Skin is a seamless organ, like a fine cloth protecting valuable assets. Imagine a piece of silk. Just one small tear can make a big difference in how it looks. And it’s the same with skin. Any burn, injury, or other trauma, such as surgery, can cause a scar.
Now a scar isn’t bad if it’s small or in a location that’s easy to conceal. But when it’s not, you may wonder if there’s a way to treat it, other than hiding it under your clothes, that will make it go away or at least change how it looks.
The truth is the scar will never completely go away. But there are some methods that can help reduce its size and change its appearance.
How Does Scarring Happen?
Scarring is a natural part of the healing process after an injury. Its appearance and its treatment depend on multiple factors.
The depth and size of the wound or cut and the location of the injury matter. So do your age, genes, sex, and ethnicity.
What Are The Types of Scars?
These are several different types of scars including:
These scars are the result of an overly aggressive healing process. They extend beyond the original injury. Over time, a keloid scar may hamper movement. Treatments include surgery to remove the scar, steroid injections, or silicone sheets to flatten the scar. Smaller keloids can be treated using cryotherapy (freezing therapy using liquid nitrogen). You can also prevent keloid formation by using pressure treatment or gel pads with silicone when you are injured. Keloid scars are most common among people with dark skin.
If your skin has been burned, you may have a contracture scar. These scars tighten skin, which can impair your ability to move. Contracture scars may also go deeper, affecting muscles and nerves.
These are raised, red scars that are similar to keloids but do not go beyond the boundary of the injury. Treatments include injections of steroids to reduce inflammation or silicone sheets, which flatten the scar.
If you’ve had severe acne, you probably have the scars to prove it. There are many types of acne scars, ranging from deep pits to scars that are angular or wavelike in appearance. Treatment options depend on the types of acne scars you have.
What Are Possible Treatments for Scars?
Scar treatments may include:
Over-the-counter or prescription creams, ointments, or gels These products can be used to treat scars that are caused by cuts or other injuries or wounds. If you are under the care of a plastic surgeon and your scarring is from cosmetic or plastic surgery, ask your surgeon if over-the-counter treatment is an option. If not, there are prescriptions that may help. Often, treatments can include steroids or certain antihistamine creams for scars that cause itching and are very sensitive. Likewise, if you have scarring from severe acne, ask your dermatologist for advice. Your doctor can also recommend or use pressure treatment or silicone gel sheetings to help treat scars or as preventive care.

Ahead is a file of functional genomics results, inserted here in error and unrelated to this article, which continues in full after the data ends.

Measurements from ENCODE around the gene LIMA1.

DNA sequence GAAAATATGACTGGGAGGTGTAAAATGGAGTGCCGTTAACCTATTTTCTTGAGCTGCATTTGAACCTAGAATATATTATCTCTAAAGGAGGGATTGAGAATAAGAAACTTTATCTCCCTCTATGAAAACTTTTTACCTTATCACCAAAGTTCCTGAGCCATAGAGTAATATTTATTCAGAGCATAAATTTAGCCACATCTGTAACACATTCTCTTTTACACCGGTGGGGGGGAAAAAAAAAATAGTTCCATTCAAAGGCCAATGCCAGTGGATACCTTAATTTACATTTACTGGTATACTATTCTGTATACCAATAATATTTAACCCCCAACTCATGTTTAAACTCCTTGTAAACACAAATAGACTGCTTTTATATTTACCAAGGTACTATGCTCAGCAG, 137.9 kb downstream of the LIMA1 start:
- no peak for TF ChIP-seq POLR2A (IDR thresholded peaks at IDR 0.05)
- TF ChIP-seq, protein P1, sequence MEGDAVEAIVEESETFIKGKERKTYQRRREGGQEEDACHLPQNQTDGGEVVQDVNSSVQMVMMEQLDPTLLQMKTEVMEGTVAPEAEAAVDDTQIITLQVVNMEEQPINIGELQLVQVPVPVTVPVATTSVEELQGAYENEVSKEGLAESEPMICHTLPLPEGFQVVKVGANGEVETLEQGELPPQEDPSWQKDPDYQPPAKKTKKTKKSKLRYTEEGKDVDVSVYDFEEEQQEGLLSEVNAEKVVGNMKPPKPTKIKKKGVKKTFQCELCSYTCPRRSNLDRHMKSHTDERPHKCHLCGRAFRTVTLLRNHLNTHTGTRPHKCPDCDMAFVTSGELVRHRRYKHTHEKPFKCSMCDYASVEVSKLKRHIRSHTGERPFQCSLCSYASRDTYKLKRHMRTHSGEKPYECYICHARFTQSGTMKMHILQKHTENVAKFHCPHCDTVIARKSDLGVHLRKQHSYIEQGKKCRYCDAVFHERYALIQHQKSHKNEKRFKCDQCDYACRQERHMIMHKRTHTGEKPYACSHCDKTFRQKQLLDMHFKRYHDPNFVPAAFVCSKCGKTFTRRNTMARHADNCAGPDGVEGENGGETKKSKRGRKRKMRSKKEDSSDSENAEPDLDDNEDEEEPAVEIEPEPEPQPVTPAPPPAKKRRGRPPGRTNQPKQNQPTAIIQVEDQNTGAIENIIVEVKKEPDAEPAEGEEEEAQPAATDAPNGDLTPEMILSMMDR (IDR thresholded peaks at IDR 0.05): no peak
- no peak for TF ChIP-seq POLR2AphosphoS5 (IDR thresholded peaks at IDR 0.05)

Surgical removal or treatment
There are many options to treat deeper scars depending on your particular case. These include skin grafts, excision, dermabrasion, or laser surgery. In a skin graft, the surgeon uses skin from another area of your body. This is often used with people who’ve had burns. If you’ve got scarring that impairs function, surgery can help address the functional problems. If you’ve recently had surgery that has caused scars, it is best to wait at least one year before making a decision about scar treatment. Many scars fade and become less noticeable over time.
You may get steroid injections to treat scars that stick out, such as keloids or hypertrophic scars. Your doctor may use this on its own or with other treatments.
Skin Pigmentation Treatment
Sun damage, hormones, skin trauma, ageing and congenital disorders can cause unsightly skin pigmentation. With lasers and lightening creams, it’s possible to fade or remove dark marks and achieve a more even skin tone.
What is skin pigmentation?
Pigmentation is essentially a darker area of the skin, which appears when excess melanin is produced. Sun spots, freckles, birth marks and marks caused by pregnancy, the contraceptive pill, chemical peels or acne are all common skin pigmentations.